Dream Time: Among Aborigines of Australia, this is the time and realm of the foundation, the beginnings. Everyone lives out their lives in a relationship with this state. Time from this perspective is viewed as being circular, like the breathing technique employed when playing the Digeridoo. This is the archetypal or primordial state from which creation was formed. Thus, time is very different than time in the normal outer world. Dean Edwards (deane@netcom.com)

W.F.H. Stanner described the Dream Time as "the common but not universal way of referring to the time of the founding drama.... two complementary emphases stood out in the doctrine of the Dream Time: the fixation or instituting of things in an enduring form, and the simultaneous endowment of all things--including man, and his condition of life--with their good and/or bad properties. The central meaning was clear. Men were to live always under that foundation.? (W.F.B. Stanner. Religion, totemism and symbolism. In Aboriginal Man in Australia, edited by R.M. Berndt and C.M. Berndt. Sydney: Angus and Robertson. 1965, pages 214-215.)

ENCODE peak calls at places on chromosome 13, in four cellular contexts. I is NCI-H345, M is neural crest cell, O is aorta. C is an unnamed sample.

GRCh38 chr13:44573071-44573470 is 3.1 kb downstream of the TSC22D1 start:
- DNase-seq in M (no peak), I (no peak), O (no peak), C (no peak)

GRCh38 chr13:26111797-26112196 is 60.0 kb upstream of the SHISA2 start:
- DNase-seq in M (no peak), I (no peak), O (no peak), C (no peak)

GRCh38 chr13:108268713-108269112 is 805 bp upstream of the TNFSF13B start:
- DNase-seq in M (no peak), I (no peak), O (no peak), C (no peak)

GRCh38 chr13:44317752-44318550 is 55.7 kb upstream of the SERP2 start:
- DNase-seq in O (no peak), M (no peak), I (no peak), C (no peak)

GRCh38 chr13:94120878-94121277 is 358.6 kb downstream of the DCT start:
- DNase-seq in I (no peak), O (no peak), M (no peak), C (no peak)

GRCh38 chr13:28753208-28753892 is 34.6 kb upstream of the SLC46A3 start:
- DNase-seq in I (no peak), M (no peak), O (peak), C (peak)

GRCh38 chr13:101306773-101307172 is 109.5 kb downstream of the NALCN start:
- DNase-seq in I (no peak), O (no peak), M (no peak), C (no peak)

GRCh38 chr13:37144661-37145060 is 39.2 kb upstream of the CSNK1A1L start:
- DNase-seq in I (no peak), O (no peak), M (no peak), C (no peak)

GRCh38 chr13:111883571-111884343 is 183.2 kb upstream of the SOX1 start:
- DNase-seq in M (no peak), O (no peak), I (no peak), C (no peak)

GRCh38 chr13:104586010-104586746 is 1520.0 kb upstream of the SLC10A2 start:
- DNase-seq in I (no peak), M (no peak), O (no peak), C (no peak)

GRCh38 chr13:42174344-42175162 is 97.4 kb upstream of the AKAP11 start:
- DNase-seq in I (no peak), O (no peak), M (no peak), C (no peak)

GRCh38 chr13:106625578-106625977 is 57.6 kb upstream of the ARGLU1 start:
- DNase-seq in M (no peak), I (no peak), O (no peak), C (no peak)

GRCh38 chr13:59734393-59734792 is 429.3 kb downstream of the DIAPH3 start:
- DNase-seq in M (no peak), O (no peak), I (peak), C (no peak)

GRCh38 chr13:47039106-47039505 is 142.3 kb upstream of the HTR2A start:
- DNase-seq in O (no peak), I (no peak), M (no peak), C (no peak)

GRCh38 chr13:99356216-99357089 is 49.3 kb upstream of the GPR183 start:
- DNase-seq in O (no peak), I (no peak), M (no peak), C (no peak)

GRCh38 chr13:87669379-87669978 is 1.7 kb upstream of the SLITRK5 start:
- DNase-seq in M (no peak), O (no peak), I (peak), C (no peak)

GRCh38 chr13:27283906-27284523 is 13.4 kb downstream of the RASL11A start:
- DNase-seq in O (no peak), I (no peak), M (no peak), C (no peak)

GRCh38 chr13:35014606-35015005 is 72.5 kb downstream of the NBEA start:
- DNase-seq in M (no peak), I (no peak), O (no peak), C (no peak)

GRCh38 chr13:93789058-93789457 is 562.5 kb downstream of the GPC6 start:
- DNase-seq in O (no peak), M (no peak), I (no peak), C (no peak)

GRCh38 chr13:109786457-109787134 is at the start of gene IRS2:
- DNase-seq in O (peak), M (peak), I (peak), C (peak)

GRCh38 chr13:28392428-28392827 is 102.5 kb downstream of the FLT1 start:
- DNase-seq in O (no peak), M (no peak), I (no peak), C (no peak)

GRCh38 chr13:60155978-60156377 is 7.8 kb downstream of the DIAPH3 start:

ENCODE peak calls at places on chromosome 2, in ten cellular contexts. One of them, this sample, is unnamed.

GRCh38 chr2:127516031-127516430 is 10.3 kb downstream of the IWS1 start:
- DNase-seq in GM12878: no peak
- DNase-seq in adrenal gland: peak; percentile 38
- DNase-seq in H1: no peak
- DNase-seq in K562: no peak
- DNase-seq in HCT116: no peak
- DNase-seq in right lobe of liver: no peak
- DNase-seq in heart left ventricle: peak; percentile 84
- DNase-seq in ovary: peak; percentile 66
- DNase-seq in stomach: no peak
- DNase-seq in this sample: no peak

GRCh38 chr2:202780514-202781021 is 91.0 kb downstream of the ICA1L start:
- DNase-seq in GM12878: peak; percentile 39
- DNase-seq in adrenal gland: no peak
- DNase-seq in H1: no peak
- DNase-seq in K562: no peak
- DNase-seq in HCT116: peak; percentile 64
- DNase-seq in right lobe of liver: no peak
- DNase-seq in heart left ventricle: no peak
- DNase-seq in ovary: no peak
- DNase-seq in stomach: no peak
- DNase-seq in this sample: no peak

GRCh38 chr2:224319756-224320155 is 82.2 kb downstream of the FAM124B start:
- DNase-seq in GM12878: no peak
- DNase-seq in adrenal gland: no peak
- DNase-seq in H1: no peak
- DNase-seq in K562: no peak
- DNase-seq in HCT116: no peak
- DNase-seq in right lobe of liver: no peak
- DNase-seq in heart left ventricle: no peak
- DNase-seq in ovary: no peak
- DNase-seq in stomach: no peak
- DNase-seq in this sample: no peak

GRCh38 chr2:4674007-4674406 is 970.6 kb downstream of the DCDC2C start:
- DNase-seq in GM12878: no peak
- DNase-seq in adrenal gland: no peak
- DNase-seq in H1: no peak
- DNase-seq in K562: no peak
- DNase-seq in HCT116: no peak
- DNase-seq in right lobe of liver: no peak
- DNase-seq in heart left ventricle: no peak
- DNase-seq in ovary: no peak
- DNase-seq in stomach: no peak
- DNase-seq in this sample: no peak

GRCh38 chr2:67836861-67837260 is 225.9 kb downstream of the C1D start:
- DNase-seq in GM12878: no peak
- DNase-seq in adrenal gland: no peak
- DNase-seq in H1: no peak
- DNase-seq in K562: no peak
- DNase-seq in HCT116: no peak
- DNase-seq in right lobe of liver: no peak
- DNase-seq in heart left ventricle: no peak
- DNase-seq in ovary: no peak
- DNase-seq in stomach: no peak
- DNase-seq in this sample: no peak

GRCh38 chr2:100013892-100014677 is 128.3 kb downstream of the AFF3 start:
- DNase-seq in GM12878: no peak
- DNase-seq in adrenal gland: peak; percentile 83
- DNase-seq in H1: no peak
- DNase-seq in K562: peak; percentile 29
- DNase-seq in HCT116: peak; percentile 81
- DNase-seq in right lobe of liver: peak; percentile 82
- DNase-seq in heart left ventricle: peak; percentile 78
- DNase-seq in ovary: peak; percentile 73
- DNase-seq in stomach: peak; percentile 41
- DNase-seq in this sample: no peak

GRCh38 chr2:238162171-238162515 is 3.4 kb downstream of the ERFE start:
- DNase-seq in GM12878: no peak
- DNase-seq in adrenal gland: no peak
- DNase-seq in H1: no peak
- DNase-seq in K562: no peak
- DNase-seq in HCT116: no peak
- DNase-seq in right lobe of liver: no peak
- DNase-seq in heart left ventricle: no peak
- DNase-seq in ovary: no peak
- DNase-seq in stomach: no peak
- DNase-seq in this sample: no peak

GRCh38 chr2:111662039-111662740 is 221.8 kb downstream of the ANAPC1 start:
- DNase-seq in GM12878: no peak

The Dreaming/Dreamings: The Dreaming is the continuing relationship which exist between traditional Aborigines of Australia and the beginnings and life in the Here and Now. It is a continuing experience. Dean Edwards (deane@netcom.com)

W.F.H. Stanner writes that the Dreaming "is represented as a continuing highway between ancestral superman and living man, between the life-givers and life, the countries, totems and totem-places they gave to living men, between subliminal reality and immediate reality, and between the There-and-Then of the beginnings of all things, and relevances of the Here-and-Now of their continuations. (.H. Stanner. Some aspects of Aboriginal religion. Colloquium 9(1): page 23.